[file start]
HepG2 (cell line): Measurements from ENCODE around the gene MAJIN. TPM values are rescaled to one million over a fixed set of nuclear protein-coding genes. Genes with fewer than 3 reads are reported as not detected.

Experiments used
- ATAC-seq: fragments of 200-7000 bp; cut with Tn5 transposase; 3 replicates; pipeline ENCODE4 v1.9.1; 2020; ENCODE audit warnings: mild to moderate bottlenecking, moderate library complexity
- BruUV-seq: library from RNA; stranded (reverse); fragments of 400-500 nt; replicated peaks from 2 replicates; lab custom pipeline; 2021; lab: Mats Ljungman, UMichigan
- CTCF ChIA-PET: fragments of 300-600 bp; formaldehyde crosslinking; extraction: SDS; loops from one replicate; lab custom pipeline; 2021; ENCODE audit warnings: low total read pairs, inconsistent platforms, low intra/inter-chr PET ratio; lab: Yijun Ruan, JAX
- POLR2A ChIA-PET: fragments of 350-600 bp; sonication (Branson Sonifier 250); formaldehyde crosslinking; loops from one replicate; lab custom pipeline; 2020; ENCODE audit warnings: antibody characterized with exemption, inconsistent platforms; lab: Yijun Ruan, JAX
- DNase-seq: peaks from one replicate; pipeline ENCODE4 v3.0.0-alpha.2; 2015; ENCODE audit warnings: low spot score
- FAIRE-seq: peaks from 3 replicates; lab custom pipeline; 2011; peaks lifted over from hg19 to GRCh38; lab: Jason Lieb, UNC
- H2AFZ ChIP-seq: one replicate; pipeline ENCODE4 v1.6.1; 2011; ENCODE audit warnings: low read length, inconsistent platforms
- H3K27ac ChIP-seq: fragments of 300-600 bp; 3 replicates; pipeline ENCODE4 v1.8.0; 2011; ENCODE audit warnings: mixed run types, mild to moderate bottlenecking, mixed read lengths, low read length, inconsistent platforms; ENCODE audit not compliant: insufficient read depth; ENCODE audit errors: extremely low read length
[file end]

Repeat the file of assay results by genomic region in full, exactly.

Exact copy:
HepG2 (cell line): Measurements from ENCODE around the gene MAJIN. TPM values are rescaled to one million over a fixed set of nuclear protein-coding genes. Genes with fewer than 3 reads are reported as not detected.

Experiments used
- ATAC-seq: fragments of 200-7000 bp; cut with Tn5 transposase; 3 replicates; pipeline ENCODE4 v1.9.1; 2020; ENCODE audit warnings: mild to moderate bottlenecking, moderate library complexity
- BruUV-seq: library from RNA; stranded (reverse); fragments of 400-500 nt; replicated peaks from 2 replicates; lab custom pipeline; 2021; lab: Mats Ljungman, UMichigan
- CTCF ChIA-PET: fragments of 300-600 bp; formaldehyde crosslinking; extraction: SDS; loops from one replicate; lab custom pipeline; 2021; ENCODE audit warnings: low total read pairs, inconsistent platforms, low intra/inter-chr PET ratio; lab: Yijun Ruan, JAX
- POLR2A ChIA-PET: fragments of 350-600 bp; sonication (Branson Sonifier 250); formaldehyde crosslinking; loops from one replicate; lab custom pipeline; 2020; ENCODE audit warnings: antibody characterized with exemption, inconsistent platforms; lab: Yijun Ruan, JAX
- DNase-seq: peaks from one replicate; pipeline ENCODE4 v3.0.0-alpha.2; 2015; ENCODE audit warnings: low spot score
- FAIRE-seq: peaks from 3 replicates; lab custom pipeline; 2011; peaks lifted over from hg19 to GRCh38; lab: Jason Lieb, UNC
- H2AFZ ChIP-seq: one replicate; pipeline ENCODE4 v1.6.1; 2011; ENCODE audit warnings: low read length, inconsistent platforms
- H3K27ac ChIP-seq: fragments of 300-600 bp; 3 replicates; pipeline ENCODE4 v1.8.0; 2011; ENCODE audit warnings: mixed run types, mild to moderate bottlenecking, mixed read lengths, low read length, inconsistent platforms; ENCODE audit not compliant: insufficient read depth; ENCODE audit errors: extremely low read length